Our population is aging. There are about 2.8 million drivers in Canada over the age of 65. Seniors account for 15% of drivers killed in traffic accidents. Seniors aren’t as disproportionately represented as youths under 24, but given the demographics, there will be more and more accidents related to failing competence amongst Boomers and Zoomers.
A new police task force in Sudbury struck to deal with this problem has a rather daunting name: “The North East Dementia Network Coalition Safe Driving Task Force.” It doesn’t roll trippingly off the tongue, to be sure, especially when your memory isn’t great for long names. Maybe it’s a kind of test. If you can close your eyes and repeat the name of the task force, you’re probably still fit to drive. If not – well, we’re lookin’ at you, lady!
This article was published by The National Post on February 21st, 2013. To see this article and other related articles on The National Post website, please click here
The task force’s mandate is to increase road safety by identifying senior drivers who are no longer as competent on the road as they once were. According to reports, they are urging Sudbury residents “to anonymously report elderly motorists they feel are no longer fit to drive.” When they receive a tip, they will send a plainclothes officer to talk to the driver and see if the tip was valid, through questions about vision or hearing, for example, which could lead to a medical checkup or a new driving test.
Susan Eng, vice-president for advocacy of the Canadian Association for Retired Persons (CARP) feels this kind of targeting of everyone “who looks a certain age” is “a huge infringement on [seniors’] rights.” She feels everyone should be subjected to the same testing standards, and nobody should be presumed to be a greater risk than anyone else on the basis of their age.
But how do you identify at-risk drivers without “targeting” people? If you don’t want to waste enormous amounts of time and money in politically correct random checks, only targeting will do. If most accidents are caused by young, inexperienced, over-confident drivers, it doesn’t matter if your 18-year old son is ultra-prudent and responsible. He will still have to pay a higher insurance premium. If dementia is far more prevalent in the old, and it obviously is, then only by targeting the old can failing competence be weeded out.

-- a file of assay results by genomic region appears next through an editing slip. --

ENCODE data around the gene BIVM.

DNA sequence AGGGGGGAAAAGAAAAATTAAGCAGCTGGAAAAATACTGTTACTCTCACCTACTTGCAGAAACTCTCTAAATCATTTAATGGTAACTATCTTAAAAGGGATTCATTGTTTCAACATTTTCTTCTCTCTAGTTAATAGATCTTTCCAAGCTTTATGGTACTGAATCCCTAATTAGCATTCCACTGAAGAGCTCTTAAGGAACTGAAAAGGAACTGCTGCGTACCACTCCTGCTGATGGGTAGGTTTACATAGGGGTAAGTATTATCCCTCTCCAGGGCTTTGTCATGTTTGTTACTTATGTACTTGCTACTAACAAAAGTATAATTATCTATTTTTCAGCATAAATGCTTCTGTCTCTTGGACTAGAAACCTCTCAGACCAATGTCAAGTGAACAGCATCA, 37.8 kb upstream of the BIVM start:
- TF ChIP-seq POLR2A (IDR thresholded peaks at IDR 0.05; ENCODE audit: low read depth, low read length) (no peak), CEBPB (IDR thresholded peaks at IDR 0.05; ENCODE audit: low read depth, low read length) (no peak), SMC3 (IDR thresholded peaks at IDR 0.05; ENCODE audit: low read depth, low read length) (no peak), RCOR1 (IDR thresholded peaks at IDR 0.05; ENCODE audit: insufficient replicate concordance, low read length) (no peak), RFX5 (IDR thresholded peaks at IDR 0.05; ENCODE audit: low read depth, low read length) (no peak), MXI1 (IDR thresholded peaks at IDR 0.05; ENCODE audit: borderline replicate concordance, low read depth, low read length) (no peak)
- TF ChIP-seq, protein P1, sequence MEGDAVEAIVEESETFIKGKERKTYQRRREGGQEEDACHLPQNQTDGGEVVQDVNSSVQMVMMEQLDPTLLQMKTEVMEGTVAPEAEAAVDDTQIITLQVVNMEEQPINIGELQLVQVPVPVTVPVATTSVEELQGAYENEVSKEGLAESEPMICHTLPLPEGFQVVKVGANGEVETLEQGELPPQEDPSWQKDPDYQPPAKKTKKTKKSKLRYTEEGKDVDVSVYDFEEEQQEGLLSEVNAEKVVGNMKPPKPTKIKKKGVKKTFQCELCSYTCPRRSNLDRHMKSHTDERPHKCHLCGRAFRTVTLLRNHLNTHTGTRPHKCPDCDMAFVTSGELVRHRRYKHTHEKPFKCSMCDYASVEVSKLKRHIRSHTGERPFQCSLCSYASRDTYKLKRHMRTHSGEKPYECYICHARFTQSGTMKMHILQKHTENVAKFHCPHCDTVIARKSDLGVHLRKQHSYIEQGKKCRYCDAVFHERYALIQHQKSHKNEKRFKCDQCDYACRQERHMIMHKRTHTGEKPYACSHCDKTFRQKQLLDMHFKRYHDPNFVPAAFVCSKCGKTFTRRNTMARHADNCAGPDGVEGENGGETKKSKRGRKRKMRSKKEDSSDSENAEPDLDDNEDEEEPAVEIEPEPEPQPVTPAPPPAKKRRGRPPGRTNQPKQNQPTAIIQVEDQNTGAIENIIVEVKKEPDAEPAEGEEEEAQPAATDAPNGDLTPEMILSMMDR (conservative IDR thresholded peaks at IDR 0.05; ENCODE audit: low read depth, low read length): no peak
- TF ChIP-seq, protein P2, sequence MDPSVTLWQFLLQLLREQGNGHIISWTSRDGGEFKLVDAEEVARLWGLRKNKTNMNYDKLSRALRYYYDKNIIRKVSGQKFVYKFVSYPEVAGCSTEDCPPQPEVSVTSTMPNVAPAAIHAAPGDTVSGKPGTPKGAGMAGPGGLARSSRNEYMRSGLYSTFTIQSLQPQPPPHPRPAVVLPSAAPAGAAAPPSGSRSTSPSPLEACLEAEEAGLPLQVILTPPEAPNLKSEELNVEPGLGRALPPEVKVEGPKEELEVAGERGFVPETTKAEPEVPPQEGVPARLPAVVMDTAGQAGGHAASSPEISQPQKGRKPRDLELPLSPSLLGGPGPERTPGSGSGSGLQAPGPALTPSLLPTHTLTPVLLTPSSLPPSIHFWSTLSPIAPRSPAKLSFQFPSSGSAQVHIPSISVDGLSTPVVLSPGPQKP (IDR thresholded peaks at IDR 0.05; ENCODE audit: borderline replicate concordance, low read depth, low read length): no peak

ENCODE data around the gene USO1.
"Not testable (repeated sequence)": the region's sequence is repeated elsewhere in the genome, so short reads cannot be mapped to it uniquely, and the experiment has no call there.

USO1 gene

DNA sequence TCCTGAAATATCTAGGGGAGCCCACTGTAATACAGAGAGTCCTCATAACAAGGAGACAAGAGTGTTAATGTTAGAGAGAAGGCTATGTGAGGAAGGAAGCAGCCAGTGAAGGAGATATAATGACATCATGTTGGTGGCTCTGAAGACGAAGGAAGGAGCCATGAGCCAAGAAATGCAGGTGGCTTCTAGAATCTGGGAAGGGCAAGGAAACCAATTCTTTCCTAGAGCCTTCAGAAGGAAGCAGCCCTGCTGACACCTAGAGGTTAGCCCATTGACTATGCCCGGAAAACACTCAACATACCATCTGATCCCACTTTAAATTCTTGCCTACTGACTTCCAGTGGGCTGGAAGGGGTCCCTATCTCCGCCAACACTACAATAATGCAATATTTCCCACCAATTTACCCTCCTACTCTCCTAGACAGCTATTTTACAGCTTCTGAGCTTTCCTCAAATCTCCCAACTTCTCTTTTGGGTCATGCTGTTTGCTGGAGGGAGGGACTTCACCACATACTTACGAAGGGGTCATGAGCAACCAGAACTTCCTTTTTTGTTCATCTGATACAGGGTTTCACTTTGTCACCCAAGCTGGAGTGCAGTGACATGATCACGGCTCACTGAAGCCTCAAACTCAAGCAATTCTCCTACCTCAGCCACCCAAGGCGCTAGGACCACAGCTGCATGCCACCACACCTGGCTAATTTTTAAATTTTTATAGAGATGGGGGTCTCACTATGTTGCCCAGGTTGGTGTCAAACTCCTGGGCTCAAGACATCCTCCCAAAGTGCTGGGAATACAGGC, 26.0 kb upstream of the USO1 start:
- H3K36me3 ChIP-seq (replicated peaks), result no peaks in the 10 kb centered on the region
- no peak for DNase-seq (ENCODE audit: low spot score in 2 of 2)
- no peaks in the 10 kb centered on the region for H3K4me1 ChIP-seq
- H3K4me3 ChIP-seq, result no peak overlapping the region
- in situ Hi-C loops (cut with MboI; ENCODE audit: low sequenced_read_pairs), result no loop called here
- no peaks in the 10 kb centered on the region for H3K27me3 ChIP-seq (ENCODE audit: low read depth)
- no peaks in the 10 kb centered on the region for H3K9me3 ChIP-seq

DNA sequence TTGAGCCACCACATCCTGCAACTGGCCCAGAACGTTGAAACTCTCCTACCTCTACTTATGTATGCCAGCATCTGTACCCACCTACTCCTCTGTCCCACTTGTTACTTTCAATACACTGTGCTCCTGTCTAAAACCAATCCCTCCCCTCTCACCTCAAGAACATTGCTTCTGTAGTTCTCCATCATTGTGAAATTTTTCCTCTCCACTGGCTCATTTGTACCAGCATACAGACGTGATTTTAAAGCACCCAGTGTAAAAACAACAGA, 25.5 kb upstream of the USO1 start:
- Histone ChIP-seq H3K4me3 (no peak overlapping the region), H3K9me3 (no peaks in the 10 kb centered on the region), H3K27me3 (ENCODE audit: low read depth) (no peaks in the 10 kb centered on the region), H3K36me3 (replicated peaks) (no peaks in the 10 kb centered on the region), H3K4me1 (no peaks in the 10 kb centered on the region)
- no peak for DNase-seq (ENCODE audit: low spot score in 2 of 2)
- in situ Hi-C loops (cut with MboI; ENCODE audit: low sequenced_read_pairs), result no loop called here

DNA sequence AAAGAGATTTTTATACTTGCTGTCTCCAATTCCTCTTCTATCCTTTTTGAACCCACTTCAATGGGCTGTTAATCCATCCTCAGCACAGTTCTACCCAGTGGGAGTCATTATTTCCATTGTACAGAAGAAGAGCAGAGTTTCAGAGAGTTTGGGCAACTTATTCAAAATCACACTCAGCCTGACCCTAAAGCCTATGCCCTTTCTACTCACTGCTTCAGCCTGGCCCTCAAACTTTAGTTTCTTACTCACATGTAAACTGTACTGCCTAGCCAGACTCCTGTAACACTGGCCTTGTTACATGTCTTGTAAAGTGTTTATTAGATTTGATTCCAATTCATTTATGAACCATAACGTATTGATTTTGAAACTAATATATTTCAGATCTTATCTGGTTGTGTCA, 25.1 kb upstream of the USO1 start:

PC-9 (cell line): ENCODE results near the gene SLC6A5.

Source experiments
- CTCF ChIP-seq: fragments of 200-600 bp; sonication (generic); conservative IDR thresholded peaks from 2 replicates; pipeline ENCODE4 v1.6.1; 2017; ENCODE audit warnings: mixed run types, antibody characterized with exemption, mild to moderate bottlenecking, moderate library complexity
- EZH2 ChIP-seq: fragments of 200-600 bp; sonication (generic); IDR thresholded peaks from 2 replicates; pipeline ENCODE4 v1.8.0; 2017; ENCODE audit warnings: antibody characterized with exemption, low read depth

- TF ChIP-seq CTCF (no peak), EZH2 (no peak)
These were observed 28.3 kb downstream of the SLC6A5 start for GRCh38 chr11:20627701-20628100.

But who will bell the cat? Especially when the cat loves her independence, and is unaware that her reflexes, judgment and knowledge of road rules is slipping? One way would be to make driving tests mandatory every year for people over a certain age. Another would be to rely on doctors reporting on patients they have diagnosed with dementia, as in fact they are bound to by law.
Mandatory annual tests in my opinion would cause far more anxiety in the elderly than targeted visits to those who have been singled out for declining driving skills. And by the time a doctor has diagnosed a person with dementia, it could be too late to prevent an accident. For the decline in reflexes and judgment can be subtle and unnoticeable, predating obvious signals of diminishing cognitive abilities that would signal the need for medical testing.
My own mother is a case in point. We were slow to realize that in her early 70s, she was beginning to drive erratically, because in most respects she was still normal, and we rarely drove with her at the wheel. But she used to ferry her grandchildren around. One day, when her 7-year old granddaughter was returned home, she asked her mother, “How come when I drive with Grandma people in other cars are always pointing at her?” She then demonstrated a classic middle finger salute, the universal rebuke to inconsiderate or erratic drivers.
At that point, we knew an “intervention” was necessary. We arranged for medical tests that confirmed the onset of Alzheimers. My mother (briefly) grieved her loss of independence, but there was no question of her continuing to drive.
As an oldie myself, I can’t imagine anything worse than causing an accident through my own failing competency on the road. I would like to think I will be sharp as a tack until I keel over at the age of 105 after having written and filed a particularly incisive blog post, but one never knows, and I would rather be temporarily mortified by a visit from the police than spend the rest of my life consumed by guilt for causing injury or worse to a fellow human being.
Public safety is more important than hurt feelings. So target away. Oldies and youth alike.